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The county’s first shot at a Good Neighbors Farm Tour got a little rain water and chilly temps on Saturday and then sprouted into a big time event for sponsors the Shelby County Extension Office and Metzger’s Country Store and several local farms.
“The day could not have been better,” said Corrine Belton, the county’s extension agent for agriculture and natural resources. “It was a little wet in the morning, but it turned out to be a beautiful day.”
The tour, which sent participants on scenic route through the county to eight farms and agribusinesses, exceeded organizers’ expectations.
“Ann Kalmey with Kalmey Dairy Farm said she counted at least two hundred and fifty to three hundred people at their stop, and not everybody hit every stop,” Belton said. “But around three hundred was a number we all felt pretty comfortable with. Before we started, we all thought if we got more than two hundred we’d be happy.”
Participants watched horse demonstrations featuring several breeds at Allday Farm, toured milking parlors at Kalmey Dairy Farm, saw a bee hive at Mulberry Orchard, pet alpacas at Angel’s Fleece Alpaca Farm and had wine samples at Talon Winery.
“All our hosts were really pleased and said they received a lot of positive feedback,” Belton said. “I think the only complaint we had was being re-routed around Veechdale Road. That made it a little tougher to get back to Angel’s Fleece Alpaca Farm. But really that wasn’t that bad.”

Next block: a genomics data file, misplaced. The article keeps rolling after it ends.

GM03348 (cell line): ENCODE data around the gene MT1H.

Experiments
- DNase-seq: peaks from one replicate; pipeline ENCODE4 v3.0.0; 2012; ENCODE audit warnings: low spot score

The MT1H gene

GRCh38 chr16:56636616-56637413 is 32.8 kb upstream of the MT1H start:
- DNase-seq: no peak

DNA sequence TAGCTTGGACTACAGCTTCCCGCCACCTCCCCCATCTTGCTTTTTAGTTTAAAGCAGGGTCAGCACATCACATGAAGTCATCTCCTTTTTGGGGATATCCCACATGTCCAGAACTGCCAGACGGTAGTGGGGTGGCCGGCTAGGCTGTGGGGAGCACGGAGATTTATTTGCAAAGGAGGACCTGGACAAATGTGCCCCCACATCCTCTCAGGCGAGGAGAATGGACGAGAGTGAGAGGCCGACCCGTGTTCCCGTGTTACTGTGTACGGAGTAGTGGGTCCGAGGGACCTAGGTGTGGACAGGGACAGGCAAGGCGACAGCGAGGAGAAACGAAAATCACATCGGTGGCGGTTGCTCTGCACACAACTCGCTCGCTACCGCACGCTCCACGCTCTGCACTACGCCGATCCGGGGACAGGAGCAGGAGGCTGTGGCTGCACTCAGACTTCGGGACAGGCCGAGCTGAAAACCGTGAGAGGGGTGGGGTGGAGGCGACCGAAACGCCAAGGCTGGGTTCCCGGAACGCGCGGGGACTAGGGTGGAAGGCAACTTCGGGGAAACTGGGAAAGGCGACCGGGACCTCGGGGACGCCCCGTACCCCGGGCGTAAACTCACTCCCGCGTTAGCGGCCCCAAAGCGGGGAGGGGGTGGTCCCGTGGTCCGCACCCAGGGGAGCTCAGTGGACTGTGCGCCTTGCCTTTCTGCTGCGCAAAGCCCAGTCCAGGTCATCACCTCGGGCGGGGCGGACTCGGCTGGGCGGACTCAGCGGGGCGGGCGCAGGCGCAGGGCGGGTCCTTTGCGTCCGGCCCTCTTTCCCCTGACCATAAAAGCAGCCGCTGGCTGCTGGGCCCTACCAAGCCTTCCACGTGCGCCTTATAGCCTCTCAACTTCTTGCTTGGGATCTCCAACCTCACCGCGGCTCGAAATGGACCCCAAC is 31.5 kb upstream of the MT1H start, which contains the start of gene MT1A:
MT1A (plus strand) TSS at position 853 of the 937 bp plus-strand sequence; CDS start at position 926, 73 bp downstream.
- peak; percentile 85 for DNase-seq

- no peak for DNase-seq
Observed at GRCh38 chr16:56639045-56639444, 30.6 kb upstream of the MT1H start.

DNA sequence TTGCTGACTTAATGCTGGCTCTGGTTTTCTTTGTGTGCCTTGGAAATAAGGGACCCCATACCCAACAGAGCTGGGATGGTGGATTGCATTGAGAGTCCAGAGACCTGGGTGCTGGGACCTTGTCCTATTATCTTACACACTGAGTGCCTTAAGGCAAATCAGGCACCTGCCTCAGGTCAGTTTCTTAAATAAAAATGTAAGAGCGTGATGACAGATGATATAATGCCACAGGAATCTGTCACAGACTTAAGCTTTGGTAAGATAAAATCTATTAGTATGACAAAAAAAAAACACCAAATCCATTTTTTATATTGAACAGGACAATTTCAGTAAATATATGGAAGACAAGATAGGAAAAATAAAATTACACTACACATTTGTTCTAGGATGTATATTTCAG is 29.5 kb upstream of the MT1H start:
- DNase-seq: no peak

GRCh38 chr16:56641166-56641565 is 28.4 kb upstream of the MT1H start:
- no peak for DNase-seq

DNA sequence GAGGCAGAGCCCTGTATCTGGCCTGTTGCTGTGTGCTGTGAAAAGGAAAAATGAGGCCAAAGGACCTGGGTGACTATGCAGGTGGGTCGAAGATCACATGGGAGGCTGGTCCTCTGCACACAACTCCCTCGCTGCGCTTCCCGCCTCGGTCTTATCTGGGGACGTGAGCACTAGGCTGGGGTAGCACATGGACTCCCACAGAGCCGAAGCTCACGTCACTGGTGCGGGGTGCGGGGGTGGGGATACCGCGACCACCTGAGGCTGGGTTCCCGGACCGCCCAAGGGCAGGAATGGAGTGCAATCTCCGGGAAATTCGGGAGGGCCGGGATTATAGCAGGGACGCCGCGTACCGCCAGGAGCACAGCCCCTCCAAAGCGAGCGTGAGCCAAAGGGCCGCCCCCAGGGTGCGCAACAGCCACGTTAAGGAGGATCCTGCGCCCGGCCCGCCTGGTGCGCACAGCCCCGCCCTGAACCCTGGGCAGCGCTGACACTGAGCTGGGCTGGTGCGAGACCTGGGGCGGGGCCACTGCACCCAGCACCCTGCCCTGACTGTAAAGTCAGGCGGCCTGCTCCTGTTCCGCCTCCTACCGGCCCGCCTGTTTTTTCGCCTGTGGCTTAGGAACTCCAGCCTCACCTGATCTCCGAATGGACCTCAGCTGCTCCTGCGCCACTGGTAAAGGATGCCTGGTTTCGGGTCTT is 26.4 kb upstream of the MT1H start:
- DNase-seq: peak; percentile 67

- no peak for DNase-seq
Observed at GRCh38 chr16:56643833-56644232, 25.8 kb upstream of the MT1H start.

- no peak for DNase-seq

Several stops had many out-of-towners come through to see what Shelby farms had to offer.
“Tom McGinnis, at Heritage Farm, said he talked to people from Bullitt, Oldham and Jefferson counties that said they came up for the event,” Belton said. “And Charlie Metzger said when he was talking to people about the event, they were planning to bring their families or grandchildren in to attend it.”
The success sparked a couple of ideas for next year, which Belton said looks like a definite.
“I think we’re already committed to next year,” she said. “We had some good ideas tossed around. Neil Raizor, whose son was in the 4-H show at Heritage Farm, said we should end the day with a big pig roast. I thought that sounded pretty good, so it’s something our committee is going to look at for next year.”
One surprise compliment the group received this year was reintroducing residents to Shelby County.
“One thing we all heard a lot was that people really enjoyed getting out and seeing the county,” Belton said. “People told us they’d lived here all their lives or for twenty years, and they were traveling roads they’ve never been on.”
That gave Belton and the idea to vary the farms on tour next year.
“I think we’ll move it around next year,” she said. “Try to get people out to the Cropper/Bagdad area, or down to Finchville or somewhere on the south end of the county.”